• But we must not be naive: the development of Artificial Intelligence is already creating and will create an increase in the emergence of precarious jobs, crutch jobs to compensate for the lack of intelligence of the artificial intelligence. Those are for example shadow workers who label tons of data, in a frenzy of particularly repetitive tasks, to help artificial intelligence learn, and to ensure for example that certain despicable and unbearable content is prohibited from access via the platforms we use – because they break the law – with the impact that the viewing of such content can have in the long run on the mental health of these “workers”.

Which of these five types of changes brought by artificial intelligence will have the greatest impact on the evolution of work in our societies? Hard to predict. However, even if this is not the only moving force in the kinetics of the transformations that characterize our century, it will obviously be up to us to decide.

Anyway, Artificial Intelligence has no other ethics than ours.

Artificial intelligence has no ethics: it is simply a question of ours, and ours only.

Our ethical principles are ultimately, for artificial intelligence, an integral part of the functional requirements which consequently digitally codify the biases of which we are intellectual owners.

Artificial Intelligence somehow inherits the ethical genes of its creator.

Making the invisible codes of our societies visible is probably one of the most transformative advances that artificial intelligence will allow humanity to achieve.

Such a level of transparency on the unsaid and the unwritten, thus brought to light, will help to achieve greater equality, and will profoundly redefine the citizen demand for justice in our societies.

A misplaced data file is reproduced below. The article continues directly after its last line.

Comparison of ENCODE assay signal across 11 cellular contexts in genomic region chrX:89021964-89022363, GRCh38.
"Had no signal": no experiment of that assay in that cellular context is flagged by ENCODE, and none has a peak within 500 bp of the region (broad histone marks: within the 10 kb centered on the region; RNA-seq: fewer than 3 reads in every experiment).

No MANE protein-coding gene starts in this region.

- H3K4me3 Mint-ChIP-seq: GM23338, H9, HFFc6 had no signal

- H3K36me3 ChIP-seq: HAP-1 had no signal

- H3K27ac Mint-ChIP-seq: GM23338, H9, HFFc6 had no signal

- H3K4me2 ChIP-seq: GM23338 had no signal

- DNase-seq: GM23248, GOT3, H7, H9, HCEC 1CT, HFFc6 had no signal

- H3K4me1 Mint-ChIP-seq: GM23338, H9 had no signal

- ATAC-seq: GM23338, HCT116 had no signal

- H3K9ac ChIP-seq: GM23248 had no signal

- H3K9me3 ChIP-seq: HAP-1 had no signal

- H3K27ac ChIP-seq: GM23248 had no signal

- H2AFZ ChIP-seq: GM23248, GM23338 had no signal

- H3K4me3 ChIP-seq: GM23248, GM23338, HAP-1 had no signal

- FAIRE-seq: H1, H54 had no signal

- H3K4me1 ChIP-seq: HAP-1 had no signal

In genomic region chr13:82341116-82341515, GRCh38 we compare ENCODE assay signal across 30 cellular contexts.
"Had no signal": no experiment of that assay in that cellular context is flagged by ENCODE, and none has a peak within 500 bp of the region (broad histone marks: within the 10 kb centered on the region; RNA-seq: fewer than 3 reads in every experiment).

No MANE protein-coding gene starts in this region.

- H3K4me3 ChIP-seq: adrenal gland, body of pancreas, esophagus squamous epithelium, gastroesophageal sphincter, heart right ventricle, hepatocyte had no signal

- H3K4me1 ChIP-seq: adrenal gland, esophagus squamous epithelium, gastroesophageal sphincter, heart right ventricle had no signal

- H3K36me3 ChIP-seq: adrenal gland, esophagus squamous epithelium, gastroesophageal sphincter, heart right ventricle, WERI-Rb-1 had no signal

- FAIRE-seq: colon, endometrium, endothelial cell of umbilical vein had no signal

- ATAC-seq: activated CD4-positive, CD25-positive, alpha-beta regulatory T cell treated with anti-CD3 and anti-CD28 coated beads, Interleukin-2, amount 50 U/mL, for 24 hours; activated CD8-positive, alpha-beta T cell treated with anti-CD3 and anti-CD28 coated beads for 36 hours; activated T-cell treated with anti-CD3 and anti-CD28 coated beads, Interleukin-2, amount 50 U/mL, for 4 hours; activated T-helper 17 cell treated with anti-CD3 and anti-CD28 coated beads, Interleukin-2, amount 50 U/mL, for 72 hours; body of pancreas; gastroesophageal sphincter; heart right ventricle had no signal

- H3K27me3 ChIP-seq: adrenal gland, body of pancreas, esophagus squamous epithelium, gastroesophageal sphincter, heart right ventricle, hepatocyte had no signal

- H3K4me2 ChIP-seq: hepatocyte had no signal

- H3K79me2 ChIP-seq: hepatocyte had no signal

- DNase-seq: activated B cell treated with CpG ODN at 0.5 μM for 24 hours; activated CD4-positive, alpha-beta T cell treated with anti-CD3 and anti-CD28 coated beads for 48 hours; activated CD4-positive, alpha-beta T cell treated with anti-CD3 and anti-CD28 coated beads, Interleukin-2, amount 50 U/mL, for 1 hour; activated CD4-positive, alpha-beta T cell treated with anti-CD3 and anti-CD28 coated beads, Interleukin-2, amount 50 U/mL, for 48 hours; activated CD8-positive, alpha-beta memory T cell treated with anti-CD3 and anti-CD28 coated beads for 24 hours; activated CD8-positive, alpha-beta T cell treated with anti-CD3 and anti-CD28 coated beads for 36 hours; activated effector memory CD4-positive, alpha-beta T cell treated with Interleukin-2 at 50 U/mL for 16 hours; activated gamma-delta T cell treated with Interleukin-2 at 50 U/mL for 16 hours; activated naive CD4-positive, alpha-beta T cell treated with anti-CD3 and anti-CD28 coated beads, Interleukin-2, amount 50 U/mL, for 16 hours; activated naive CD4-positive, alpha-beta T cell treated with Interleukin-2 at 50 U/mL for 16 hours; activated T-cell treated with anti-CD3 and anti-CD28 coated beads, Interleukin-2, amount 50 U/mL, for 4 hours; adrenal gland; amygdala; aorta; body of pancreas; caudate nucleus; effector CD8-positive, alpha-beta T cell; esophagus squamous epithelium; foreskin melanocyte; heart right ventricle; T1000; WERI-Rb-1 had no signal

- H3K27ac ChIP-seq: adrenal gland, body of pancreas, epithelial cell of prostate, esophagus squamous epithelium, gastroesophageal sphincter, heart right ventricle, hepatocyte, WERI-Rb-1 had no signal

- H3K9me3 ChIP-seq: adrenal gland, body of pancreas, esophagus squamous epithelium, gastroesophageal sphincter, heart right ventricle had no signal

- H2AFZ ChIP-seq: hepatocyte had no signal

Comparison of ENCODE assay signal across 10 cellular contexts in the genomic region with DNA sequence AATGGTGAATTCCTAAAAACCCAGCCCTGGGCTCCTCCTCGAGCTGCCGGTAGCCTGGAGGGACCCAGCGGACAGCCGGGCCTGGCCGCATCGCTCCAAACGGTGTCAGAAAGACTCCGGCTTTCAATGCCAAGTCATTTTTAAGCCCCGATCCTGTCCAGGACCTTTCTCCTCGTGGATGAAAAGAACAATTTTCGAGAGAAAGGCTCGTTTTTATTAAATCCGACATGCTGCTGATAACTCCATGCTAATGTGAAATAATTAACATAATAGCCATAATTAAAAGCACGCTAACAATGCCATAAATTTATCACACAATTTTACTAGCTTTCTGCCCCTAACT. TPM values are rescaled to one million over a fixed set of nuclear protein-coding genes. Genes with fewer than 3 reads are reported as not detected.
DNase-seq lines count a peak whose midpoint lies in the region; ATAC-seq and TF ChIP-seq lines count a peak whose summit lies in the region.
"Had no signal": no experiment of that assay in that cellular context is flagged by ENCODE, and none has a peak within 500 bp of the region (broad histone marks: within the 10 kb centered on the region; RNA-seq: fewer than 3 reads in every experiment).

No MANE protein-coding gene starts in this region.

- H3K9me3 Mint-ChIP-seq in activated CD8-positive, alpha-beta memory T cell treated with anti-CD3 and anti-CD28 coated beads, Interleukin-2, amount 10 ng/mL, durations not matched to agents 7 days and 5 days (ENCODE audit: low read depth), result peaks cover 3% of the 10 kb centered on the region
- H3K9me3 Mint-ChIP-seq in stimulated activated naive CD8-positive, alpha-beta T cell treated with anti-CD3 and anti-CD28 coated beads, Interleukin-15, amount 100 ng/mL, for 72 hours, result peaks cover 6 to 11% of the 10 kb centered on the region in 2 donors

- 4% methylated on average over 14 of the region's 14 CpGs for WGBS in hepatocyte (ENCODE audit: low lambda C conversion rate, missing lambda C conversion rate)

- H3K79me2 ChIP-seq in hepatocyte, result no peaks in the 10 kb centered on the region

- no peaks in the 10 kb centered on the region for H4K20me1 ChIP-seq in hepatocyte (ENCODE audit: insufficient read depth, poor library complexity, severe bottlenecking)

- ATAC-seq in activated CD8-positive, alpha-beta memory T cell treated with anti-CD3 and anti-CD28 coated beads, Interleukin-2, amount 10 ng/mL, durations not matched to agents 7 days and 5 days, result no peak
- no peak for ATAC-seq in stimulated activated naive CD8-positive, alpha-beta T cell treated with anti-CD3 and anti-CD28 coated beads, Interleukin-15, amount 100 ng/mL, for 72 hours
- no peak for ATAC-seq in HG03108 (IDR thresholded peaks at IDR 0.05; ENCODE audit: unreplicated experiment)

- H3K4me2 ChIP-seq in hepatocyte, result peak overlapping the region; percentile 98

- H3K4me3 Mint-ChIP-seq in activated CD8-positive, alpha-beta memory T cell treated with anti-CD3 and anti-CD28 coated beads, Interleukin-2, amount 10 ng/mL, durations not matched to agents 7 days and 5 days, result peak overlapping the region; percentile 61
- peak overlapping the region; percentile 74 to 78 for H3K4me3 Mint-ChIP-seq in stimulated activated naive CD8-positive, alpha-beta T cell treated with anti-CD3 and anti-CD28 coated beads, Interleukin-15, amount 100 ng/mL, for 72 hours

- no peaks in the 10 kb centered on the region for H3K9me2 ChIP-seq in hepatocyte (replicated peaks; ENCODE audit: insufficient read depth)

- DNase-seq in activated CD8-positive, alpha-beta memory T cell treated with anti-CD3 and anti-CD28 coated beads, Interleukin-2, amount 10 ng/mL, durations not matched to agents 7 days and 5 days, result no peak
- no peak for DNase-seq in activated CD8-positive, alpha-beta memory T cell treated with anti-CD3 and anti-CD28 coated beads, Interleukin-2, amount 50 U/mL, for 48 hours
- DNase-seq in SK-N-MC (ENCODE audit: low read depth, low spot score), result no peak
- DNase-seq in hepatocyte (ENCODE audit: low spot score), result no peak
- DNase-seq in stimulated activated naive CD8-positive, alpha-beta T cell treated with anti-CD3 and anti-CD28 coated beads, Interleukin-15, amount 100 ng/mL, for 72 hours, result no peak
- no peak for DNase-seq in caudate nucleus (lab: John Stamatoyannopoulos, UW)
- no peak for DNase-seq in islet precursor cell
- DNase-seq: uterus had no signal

It is also an opportunity to make any artificial intelligence that will interact with ours, and that will coexist with us, be as much as possible the product of collective intelligence, or as best as possible the receptacle of the wealth that synergies can produce, resulting from human diversity, in all its forms of intelligence.

The increase of our intelligence by that of the machine will always be confronted with the existential question of the human cause that we give to this intelligence the mission to serve.

It is therefore that we must make “artificial intelligence” an intelligence inspired by the quintessence of what is best in our humanity, excluding all the dark parts of human nature. This is probably the most dizzying question but also the most decisive for the future of humanity.

It is an ethical question to which only our humanity has the power and the responsibility to provide an answer, constantly renewed, to build the future in which we wish to live.

Hamilton Mann is the Group VP of Digital Marketing and Digital Transformation at Thales. 

He leads the digital transformation of marketing globally for 68 countries to drive enhanced customer engagement and experience and the excellence of Thales’ integrated Marketing campaigns and digital Sales practices.  

He is known for having implemented the worldwide Thales Digital Seller initiative, a “ContentFlix” platform aiming at equipping Thales’ Sales & Marketing enablement practices towards Thales’ 7 Global Business Units, 35 Business Lines and 68 countries, strengthening the collective willingness to break down internal silos to leverage the full potential of Thales’ business synergies for faster sales, upsell and cross-sell.  

Hamilton Mann is the President of the Digital Transformation Club of INSEAD Alumni Association France (IAAF), mentor at the MIT Priscilla King Gray (PKG) Center, contributor at Harvard Business Review France and was voted among the Top 10 Global Thought Leaders and Influencers on Digital Disruption by Thinkers 360 in 2021 and 2022.